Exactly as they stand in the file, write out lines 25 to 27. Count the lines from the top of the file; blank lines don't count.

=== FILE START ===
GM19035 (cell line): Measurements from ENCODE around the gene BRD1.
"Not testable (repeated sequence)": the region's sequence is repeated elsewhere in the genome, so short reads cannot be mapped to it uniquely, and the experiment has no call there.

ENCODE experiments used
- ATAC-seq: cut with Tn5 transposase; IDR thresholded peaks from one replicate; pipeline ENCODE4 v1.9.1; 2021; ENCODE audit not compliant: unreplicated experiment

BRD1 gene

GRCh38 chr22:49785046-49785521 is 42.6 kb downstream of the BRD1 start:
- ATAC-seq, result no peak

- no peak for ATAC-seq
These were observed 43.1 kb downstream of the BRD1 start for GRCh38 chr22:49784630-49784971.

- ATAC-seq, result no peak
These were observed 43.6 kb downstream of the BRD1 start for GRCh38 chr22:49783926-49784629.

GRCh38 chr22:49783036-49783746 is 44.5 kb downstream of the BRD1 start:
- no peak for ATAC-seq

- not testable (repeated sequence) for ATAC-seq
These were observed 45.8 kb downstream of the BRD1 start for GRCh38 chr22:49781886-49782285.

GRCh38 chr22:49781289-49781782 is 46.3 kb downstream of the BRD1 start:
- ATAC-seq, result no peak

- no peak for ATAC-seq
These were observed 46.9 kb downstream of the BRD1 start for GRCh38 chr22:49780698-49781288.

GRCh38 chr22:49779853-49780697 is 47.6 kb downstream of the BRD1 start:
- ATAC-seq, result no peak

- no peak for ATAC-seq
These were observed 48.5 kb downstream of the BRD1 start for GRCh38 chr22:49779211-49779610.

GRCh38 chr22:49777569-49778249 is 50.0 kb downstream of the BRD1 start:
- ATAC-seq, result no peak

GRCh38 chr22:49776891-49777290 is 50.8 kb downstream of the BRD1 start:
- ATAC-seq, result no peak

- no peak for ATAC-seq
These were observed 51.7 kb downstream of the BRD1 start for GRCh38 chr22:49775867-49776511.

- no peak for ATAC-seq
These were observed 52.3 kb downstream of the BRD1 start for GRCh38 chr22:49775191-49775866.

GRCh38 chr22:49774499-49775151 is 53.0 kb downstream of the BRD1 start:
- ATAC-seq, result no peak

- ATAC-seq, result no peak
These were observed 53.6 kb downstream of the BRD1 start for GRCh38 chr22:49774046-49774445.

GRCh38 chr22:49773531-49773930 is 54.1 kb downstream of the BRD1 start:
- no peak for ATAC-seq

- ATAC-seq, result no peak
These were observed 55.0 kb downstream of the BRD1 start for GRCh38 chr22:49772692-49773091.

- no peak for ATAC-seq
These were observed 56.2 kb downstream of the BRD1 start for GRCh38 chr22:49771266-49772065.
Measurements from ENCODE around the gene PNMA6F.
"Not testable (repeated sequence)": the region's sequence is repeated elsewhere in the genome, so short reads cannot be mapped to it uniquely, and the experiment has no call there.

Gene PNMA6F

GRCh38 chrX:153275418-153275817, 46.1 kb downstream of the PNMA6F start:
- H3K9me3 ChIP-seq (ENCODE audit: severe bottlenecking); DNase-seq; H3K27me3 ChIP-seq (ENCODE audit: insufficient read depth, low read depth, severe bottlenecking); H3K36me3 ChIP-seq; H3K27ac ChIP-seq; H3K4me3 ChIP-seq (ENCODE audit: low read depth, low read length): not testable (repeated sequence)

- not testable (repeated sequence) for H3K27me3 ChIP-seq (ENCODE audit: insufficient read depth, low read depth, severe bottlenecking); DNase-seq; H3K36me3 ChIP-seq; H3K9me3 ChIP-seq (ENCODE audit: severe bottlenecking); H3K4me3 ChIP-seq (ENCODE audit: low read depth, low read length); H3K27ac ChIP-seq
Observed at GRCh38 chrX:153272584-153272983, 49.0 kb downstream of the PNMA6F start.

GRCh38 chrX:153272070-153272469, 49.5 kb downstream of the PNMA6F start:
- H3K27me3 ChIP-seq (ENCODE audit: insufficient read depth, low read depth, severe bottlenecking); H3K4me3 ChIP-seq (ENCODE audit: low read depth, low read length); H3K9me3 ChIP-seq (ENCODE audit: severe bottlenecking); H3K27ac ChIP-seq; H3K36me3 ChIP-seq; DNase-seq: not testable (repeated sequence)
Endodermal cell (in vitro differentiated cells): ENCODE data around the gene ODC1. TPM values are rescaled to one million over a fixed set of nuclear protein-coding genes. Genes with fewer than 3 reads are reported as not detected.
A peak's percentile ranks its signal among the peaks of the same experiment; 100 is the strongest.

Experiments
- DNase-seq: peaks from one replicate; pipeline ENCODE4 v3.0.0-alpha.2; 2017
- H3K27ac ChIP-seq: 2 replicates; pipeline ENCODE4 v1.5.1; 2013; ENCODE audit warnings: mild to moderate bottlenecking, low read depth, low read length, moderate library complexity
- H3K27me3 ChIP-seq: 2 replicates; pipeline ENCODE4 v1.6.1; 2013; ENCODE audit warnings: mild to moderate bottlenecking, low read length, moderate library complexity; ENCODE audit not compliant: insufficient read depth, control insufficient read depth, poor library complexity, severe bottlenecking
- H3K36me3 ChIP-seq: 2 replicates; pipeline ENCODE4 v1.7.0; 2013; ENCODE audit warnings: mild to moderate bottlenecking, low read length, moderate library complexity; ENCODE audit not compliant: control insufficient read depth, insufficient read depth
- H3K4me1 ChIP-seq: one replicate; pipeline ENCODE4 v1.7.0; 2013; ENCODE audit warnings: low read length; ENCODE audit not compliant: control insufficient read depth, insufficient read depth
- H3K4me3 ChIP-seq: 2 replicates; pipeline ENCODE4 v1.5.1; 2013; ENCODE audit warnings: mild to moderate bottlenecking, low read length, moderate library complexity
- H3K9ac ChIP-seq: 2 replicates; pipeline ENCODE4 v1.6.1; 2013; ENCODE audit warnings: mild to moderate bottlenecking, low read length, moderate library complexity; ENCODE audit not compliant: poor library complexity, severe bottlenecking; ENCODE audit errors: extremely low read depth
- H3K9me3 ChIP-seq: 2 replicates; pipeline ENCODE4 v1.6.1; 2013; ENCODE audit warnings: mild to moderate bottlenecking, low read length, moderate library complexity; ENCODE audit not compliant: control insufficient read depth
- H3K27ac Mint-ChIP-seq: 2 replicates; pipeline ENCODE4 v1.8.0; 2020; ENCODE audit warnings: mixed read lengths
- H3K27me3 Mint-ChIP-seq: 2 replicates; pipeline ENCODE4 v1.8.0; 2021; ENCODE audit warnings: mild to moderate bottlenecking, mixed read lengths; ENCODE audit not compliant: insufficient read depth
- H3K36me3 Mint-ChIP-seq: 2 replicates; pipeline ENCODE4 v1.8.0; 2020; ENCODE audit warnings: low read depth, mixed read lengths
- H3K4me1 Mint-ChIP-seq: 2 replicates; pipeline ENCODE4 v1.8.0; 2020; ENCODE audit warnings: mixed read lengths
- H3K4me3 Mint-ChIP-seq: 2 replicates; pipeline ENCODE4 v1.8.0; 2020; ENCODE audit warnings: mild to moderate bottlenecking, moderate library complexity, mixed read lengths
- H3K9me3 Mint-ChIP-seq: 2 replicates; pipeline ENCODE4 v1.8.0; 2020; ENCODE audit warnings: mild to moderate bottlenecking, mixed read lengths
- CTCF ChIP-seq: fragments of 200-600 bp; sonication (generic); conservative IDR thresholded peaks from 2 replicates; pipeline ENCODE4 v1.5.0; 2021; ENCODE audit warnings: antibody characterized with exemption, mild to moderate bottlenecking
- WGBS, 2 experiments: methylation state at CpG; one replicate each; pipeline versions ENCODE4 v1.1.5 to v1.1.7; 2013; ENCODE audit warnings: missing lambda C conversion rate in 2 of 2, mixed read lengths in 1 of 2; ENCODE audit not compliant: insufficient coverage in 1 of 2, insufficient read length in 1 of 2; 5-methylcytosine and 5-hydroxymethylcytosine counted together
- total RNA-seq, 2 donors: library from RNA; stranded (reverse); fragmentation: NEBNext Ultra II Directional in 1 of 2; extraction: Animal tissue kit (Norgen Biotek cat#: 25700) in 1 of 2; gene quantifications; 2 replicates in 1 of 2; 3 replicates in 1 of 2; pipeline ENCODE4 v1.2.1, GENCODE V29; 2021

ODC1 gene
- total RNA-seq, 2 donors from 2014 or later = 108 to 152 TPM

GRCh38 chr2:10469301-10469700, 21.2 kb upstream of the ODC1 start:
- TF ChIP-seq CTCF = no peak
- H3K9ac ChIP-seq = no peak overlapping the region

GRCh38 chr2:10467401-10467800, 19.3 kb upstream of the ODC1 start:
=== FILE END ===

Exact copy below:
- ATAC-seq, result no peak

GRCh38 chr22:49776891-49777290 is 50.8 kb downstream of the BRD1 start:
- ATAC-seq, result no peak